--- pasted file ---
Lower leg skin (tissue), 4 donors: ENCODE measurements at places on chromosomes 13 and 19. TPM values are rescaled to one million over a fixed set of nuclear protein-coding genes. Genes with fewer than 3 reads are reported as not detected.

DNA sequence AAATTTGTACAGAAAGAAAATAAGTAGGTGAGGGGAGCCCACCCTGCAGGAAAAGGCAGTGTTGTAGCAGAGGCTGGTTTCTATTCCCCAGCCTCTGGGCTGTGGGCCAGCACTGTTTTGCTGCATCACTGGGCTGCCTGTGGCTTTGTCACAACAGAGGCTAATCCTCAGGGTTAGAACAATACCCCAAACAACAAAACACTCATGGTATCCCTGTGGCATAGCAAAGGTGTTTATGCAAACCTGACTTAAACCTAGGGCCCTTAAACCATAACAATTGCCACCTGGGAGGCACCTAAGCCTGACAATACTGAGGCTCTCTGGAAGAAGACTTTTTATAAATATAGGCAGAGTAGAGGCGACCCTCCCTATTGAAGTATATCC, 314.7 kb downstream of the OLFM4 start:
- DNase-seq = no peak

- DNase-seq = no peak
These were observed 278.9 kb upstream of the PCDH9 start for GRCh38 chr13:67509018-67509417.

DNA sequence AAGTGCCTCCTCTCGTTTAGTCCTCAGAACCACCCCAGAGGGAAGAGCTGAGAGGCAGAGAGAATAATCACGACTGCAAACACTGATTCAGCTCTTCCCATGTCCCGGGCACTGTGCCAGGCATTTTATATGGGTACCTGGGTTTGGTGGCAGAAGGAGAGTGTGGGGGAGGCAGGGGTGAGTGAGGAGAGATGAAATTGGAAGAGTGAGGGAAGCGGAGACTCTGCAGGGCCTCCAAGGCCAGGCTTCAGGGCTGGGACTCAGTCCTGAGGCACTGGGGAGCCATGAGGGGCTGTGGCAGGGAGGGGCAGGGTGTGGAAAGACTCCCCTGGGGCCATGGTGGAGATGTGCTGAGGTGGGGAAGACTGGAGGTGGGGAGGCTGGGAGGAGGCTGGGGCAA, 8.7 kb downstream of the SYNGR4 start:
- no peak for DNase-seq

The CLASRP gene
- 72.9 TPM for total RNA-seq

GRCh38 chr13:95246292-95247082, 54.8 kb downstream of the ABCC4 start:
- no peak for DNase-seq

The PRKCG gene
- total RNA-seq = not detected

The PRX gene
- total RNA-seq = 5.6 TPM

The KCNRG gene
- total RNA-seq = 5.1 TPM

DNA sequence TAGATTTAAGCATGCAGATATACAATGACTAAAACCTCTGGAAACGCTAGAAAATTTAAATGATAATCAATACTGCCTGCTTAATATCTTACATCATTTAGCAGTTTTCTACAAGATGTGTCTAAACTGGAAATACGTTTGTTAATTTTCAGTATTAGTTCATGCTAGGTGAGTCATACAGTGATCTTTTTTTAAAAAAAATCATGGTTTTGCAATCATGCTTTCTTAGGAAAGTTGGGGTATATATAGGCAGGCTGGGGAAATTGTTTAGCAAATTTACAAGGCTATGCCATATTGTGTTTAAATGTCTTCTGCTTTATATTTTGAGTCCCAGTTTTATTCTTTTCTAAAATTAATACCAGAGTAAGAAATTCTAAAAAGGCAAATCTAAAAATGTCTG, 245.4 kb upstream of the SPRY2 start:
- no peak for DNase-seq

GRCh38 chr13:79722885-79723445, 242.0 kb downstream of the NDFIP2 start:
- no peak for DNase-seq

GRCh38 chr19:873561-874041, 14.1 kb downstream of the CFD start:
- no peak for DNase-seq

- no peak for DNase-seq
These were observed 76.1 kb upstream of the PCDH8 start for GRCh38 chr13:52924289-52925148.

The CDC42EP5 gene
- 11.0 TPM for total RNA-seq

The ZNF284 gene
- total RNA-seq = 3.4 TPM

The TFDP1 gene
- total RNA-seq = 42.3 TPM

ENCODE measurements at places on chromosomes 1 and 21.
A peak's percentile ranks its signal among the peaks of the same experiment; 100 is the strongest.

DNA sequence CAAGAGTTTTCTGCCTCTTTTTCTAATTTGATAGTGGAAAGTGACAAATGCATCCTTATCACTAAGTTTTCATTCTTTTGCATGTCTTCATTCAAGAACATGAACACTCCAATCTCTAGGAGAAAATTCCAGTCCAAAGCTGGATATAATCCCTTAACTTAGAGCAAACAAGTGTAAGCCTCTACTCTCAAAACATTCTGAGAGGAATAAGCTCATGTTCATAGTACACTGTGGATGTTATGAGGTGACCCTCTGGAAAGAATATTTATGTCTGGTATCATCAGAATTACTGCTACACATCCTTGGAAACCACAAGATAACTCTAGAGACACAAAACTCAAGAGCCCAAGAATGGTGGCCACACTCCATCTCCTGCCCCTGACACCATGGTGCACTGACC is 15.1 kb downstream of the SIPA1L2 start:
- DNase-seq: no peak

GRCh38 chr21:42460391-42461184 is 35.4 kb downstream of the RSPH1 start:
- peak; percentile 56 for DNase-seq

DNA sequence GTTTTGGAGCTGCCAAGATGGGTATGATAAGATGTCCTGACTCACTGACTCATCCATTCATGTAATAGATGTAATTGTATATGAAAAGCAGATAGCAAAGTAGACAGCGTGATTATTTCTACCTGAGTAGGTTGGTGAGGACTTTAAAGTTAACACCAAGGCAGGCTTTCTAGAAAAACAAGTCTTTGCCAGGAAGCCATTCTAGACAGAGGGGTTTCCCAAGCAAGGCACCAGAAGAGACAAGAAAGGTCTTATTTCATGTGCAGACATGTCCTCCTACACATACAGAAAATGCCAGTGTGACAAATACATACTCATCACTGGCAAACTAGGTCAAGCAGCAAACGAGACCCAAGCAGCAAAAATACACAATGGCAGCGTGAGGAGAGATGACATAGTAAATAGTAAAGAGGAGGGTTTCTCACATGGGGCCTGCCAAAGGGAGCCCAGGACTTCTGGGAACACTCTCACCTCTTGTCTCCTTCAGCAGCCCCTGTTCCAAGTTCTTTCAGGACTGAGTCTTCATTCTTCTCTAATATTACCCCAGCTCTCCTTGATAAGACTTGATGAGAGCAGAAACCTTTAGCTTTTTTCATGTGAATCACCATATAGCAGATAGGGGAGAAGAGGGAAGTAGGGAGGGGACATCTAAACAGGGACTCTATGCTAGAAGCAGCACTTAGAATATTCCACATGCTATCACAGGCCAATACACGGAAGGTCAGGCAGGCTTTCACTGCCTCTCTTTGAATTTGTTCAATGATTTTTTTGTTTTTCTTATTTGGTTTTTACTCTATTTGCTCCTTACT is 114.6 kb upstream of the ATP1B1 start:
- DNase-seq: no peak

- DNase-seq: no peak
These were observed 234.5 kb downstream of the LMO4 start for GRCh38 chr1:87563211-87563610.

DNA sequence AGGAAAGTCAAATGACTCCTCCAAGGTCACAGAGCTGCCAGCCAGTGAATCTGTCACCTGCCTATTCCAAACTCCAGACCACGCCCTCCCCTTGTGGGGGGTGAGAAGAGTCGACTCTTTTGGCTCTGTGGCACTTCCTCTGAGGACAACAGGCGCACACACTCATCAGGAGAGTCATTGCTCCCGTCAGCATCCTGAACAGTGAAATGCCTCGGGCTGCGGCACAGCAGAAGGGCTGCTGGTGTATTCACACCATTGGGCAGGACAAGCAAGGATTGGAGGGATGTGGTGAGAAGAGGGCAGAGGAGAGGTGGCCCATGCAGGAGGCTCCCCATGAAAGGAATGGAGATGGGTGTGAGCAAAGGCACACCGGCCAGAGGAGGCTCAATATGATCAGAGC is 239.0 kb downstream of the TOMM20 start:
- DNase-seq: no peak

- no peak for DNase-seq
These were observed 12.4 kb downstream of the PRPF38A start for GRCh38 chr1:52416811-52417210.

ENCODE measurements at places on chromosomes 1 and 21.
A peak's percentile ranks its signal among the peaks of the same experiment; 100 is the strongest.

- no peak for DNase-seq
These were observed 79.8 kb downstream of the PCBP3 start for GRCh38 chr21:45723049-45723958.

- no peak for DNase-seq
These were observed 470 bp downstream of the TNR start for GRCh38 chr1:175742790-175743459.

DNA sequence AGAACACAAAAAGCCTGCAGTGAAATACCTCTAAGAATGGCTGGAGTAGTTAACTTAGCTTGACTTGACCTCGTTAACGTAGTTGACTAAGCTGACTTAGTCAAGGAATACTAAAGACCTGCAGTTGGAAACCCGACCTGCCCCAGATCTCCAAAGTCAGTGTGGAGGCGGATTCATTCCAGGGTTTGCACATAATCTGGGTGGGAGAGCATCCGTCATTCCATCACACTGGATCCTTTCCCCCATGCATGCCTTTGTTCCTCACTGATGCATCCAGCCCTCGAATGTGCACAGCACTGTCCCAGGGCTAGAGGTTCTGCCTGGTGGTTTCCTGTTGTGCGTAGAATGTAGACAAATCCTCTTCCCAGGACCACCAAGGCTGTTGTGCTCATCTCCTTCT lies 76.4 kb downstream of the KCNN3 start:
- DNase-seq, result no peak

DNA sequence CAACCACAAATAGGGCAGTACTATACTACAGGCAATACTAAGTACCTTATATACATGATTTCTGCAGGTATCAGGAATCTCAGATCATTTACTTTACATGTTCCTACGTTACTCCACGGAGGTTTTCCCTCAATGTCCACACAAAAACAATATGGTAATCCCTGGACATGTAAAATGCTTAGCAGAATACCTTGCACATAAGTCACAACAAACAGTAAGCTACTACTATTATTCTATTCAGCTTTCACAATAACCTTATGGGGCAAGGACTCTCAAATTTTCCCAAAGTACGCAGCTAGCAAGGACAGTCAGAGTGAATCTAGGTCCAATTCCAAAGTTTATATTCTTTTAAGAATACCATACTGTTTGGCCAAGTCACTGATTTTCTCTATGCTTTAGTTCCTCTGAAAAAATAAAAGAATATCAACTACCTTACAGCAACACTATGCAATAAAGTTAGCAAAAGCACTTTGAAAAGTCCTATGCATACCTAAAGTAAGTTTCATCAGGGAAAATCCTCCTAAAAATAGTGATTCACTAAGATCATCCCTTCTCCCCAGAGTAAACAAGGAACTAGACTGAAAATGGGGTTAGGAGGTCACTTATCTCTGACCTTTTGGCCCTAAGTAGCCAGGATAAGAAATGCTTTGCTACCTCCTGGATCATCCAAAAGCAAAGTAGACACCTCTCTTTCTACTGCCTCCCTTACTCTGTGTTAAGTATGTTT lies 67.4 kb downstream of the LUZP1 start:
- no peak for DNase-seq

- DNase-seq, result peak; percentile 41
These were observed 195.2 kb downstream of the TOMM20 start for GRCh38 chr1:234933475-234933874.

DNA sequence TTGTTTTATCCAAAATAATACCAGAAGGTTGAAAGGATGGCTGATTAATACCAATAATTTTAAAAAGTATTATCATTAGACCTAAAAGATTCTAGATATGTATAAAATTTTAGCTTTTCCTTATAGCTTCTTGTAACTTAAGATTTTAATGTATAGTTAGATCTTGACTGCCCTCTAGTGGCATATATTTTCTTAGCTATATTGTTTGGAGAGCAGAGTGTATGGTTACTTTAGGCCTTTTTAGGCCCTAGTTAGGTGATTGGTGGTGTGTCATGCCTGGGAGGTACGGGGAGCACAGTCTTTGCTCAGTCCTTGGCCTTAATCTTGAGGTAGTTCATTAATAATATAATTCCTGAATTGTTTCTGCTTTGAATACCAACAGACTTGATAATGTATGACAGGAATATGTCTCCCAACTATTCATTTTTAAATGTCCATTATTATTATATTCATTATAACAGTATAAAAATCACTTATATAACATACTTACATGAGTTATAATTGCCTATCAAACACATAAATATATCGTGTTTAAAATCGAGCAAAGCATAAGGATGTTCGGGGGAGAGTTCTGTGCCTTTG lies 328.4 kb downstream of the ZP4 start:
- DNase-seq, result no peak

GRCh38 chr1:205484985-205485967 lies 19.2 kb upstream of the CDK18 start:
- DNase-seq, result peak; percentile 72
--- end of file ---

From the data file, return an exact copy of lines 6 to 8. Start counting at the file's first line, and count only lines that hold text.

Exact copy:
DNA sequence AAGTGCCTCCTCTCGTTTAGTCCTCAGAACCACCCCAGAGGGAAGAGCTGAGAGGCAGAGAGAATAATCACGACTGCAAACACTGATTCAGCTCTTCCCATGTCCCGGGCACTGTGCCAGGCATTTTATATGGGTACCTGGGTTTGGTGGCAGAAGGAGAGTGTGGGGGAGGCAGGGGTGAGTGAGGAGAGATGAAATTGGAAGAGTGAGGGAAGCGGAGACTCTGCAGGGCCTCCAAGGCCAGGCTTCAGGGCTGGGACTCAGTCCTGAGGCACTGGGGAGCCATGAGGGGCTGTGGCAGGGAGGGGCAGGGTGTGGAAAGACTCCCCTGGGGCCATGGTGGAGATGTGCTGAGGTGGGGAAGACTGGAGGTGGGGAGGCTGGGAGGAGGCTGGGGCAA, 8.7 kb downstream of the SYNGR4 start:
- no peak for DNase-seq

The CLASRP gene